News

    Syrians in US To Get Extended Stay

    Syrians in US will be able to have their visas extended because of decision by State Department
    Syrians in US will be able to have their visas extended because of decision by State Department
    Mana Rabiee

    The United States says it will designate a special protection status for Syrian nationals in the U.S., which will allow them to remain in the country until it becomes safer for them to return home to Syria.

    The Department of Homeland Security, in an online statement released on Friday, said it will issue a Temporary Protected Status, or TPS, for Syrians already in the country.

    The move will allow Syrian nationals visiting the U.S. - on tourist, business, student and other such visas - to remain beyond the designated period of their visas.

    In announcing the move, Homeland Security Secretary Janet Napolitano said conditions in Syria have worsened to the point where Syrian nationals already in the United States would face “serious threats to their personal safety” if they were to return to their home country.

    Earlier in March, six Democratic senators sent a letter to President Barack Obama urging him to quickly designate Syrian nationals for the Temporary Protection Status.

    The letter on March 1 said forcing Syrians to return to their country in the midst of ongoing violence would “undermine U.S. leadership” and be inconsistent with what the senators said is America’s “traditional role as a safe haven for those fleeing repression.”

    Humanitarian Crisis Grows

    The effort to issue the status to Syrian nationals was spearheaded in part by a coalition of advocacy groups in the U.S. concerned about the humanitarian crisis in Syria.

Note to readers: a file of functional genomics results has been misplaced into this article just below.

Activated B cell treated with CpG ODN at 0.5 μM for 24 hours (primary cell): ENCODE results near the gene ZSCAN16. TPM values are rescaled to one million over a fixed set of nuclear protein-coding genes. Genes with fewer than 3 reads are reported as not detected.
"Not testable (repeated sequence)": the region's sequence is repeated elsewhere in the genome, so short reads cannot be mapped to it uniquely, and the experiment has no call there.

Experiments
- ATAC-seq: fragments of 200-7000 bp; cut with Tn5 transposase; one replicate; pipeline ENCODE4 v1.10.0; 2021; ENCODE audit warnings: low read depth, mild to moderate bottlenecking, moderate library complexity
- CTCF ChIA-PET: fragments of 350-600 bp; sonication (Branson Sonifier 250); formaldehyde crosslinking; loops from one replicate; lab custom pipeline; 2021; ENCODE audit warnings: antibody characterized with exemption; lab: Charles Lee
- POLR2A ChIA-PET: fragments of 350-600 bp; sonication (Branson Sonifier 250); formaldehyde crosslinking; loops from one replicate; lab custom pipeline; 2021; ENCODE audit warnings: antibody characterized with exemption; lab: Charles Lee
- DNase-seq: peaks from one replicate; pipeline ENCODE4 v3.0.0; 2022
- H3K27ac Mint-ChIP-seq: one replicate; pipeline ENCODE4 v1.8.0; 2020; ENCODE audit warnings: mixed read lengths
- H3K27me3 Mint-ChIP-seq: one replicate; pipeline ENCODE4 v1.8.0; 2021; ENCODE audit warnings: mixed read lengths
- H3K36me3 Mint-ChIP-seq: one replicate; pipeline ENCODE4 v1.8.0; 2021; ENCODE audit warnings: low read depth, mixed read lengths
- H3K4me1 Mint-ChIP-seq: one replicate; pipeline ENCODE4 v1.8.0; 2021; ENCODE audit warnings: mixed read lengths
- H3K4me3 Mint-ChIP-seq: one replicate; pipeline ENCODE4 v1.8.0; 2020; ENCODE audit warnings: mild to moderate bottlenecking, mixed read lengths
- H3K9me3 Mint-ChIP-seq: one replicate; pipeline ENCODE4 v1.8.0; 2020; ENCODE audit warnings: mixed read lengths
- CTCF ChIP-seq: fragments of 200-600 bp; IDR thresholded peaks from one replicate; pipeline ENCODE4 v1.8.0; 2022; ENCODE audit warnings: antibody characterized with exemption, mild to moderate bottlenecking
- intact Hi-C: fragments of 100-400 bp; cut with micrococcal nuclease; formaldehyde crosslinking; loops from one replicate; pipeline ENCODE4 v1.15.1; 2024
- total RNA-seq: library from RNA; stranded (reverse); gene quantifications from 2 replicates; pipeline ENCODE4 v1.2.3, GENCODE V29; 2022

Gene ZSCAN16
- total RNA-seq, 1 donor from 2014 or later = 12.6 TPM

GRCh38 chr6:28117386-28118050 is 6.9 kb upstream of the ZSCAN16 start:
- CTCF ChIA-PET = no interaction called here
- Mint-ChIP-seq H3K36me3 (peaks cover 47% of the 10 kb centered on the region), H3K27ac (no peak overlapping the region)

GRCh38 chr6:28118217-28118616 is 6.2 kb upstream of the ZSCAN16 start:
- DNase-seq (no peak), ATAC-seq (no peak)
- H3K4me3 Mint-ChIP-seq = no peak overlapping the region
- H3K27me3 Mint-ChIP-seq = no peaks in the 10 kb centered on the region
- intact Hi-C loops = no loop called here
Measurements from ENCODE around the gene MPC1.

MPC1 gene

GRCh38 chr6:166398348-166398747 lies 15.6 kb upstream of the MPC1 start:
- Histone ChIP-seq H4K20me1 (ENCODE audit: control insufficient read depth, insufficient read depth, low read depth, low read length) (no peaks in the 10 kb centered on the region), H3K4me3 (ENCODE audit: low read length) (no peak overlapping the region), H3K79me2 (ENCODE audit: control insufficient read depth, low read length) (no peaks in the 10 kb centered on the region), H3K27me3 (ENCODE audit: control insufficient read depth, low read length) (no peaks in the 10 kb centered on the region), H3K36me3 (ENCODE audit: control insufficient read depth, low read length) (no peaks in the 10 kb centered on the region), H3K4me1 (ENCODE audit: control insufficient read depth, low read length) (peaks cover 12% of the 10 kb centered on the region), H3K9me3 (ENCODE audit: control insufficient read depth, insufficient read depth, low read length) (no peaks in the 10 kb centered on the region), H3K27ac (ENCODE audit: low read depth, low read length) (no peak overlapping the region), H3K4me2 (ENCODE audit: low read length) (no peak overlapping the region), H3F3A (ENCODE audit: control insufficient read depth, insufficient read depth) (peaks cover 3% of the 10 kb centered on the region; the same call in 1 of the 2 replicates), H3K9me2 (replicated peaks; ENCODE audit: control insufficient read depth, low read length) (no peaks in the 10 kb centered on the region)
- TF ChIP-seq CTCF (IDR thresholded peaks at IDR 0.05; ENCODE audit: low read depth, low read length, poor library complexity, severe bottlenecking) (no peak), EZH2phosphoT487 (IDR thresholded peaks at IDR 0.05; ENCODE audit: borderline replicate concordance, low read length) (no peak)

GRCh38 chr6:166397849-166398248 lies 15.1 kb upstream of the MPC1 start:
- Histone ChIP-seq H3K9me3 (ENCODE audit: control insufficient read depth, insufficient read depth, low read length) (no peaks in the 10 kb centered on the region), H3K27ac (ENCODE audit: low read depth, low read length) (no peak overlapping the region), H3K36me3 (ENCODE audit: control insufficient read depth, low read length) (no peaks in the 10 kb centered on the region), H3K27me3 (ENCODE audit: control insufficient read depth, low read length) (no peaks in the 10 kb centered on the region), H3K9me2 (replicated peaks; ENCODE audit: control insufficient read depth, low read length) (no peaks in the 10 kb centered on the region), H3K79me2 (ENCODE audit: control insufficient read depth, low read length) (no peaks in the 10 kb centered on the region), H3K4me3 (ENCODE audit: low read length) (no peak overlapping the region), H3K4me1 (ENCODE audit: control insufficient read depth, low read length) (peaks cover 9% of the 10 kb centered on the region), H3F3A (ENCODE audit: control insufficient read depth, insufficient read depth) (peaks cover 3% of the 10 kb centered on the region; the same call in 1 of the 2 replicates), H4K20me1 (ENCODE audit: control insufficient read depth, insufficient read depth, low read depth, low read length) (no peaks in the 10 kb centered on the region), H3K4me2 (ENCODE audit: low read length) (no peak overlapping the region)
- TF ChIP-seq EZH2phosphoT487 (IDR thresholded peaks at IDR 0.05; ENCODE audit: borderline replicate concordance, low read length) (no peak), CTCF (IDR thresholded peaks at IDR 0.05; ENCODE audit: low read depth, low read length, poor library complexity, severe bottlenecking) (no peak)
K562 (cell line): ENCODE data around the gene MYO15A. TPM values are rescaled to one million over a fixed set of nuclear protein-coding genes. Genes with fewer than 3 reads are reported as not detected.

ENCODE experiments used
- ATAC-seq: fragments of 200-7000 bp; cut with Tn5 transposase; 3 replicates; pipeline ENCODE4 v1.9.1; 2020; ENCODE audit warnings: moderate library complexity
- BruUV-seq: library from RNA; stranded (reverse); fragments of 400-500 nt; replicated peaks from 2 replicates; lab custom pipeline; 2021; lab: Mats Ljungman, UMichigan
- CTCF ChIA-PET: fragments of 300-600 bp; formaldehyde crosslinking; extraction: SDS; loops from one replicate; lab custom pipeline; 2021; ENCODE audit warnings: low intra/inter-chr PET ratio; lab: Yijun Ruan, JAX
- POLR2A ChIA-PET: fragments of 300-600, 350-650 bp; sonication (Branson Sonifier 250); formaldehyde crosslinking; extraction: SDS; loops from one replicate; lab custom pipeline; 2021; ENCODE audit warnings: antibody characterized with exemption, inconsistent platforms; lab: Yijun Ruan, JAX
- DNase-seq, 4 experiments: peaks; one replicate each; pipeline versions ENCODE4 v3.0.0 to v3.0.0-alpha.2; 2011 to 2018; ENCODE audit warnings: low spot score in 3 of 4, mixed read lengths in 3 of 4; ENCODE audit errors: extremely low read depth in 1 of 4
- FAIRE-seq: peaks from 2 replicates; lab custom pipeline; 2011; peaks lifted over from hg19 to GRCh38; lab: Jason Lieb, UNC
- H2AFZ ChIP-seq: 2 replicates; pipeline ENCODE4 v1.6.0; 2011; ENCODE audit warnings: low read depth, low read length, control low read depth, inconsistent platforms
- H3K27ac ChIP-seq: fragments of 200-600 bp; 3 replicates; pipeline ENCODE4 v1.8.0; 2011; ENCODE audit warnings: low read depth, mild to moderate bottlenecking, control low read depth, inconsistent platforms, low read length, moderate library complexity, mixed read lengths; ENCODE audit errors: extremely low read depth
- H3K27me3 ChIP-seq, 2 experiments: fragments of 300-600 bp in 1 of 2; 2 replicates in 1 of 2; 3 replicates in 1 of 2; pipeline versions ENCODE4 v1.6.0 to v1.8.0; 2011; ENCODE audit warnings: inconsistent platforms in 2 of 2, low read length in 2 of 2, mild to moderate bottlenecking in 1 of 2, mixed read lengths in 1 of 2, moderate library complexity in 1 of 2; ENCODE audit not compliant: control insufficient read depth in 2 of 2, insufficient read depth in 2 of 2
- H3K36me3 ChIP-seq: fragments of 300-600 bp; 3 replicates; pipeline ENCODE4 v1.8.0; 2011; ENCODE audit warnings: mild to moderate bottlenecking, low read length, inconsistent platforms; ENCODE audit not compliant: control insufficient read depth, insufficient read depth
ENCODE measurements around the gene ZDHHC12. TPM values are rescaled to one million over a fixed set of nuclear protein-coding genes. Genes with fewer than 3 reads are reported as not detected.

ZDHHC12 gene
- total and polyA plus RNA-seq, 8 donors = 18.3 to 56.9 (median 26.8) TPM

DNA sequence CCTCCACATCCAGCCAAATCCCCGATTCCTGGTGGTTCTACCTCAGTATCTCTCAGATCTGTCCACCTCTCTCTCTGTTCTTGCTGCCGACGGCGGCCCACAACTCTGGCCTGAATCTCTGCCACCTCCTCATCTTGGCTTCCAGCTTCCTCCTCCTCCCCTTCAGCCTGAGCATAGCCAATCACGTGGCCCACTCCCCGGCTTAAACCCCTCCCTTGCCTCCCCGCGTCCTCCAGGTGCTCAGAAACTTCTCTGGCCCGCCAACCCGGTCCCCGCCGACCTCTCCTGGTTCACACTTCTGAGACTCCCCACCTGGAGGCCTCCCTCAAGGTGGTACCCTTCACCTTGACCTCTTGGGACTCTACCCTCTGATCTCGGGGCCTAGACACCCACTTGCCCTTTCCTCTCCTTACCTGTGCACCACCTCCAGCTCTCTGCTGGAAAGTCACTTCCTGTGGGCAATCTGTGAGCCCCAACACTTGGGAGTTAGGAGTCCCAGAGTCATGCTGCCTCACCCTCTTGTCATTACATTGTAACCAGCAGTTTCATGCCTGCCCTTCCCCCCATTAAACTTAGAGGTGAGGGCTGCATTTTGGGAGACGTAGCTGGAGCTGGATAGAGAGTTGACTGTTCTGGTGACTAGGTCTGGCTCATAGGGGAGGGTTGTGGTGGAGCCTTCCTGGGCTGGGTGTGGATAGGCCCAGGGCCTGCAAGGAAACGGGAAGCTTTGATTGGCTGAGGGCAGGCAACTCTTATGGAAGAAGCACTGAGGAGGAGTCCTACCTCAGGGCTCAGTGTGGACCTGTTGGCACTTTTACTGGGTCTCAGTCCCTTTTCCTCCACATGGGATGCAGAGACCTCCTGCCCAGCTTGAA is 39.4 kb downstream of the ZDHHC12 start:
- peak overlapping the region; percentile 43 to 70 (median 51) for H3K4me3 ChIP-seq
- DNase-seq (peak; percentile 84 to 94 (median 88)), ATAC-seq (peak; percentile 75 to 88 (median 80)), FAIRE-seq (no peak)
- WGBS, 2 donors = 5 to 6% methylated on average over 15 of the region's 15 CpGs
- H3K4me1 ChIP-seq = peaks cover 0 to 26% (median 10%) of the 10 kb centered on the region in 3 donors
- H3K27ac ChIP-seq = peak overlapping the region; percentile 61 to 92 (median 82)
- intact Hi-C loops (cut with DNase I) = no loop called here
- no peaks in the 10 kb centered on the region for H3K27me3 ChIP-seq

Attorney Abed Ayoub is Legal Director of one of those groups, the American-Arab Anti-Discrimination Committee (ADC), the largest Arab-American civil rights organization in the U.S.

    He helped lead the coalition to petition the Department of Homeland Security in January for the Temporary Protection Status.

    Earlier this month, he said the humanitarian situation in Syria was so dire that requiring anybody to return would be “inhumane.”

    “We can’t put these individual’s lives in jeopardy,” he said. “If the U.S. State Department feels the embassy over there is not safe enough for their employees, then, for sure, the country’s not safe enough to force nationals to return.”

    The Department of Homeland Security’s immigration registry shows there are roughly 3,000 Syrian nationals in the U.S. who would be eligible for the status, although Arab-American activists like Ayoub say the number is much higher.

    Syrians Talk of Fears

    Nassib Nwelati is among those worried about the possibility of having to go back to Syria when his visa expires.  He is in the U.S. on an academic scholarship to study business.  His student visa expires in four months and, until the announcement Friday, he felt unsure of where else to turn.

    “Many Syrians I know are scared to go back,” said Nassib. “They have been so worried because not only you need to worry about what’s going on in Syria and watch the news and cry for these people, but also you need to worry about your status because the time is ticking, the clock is ticking.”   

    The Department of Homeland Security is expected to announce details Thursday on how Syrians already visiting the U.S. may apply for the Temporary Protection Status.   All applicants will have to undergo full background checks.

    The U.S. government has issued similar “blanket” protections to foreign nationals in the past, including to Haitians following the earthquake of 2010 and most recently in 2011 to nationals of South Sudan.

    This forum has been closed.
    Comments
         
    There are no comments in this forum. Be first and add one

    Featured Videos

    Your JavaScript is turned off or you have an old version of Adobe's Flash Player. Get the latest Flash player.
    Brexit Vote Plunges Global Markets Into Uncharted Territoryi
    X
    June 24, 2016 9:38 PM
    British voters plunged global markets into unknown territory after they voted Thursday to leave the European Union. The results of the Brexit vote, the term coined to describe the referendum, caught many off guard. Analysts say the resulting volatility could last for weeks, perhaps longer. Mil Arcega reports.
    Video

    Video Brexit Vote Plunges Global Markets Into Uncharted Territory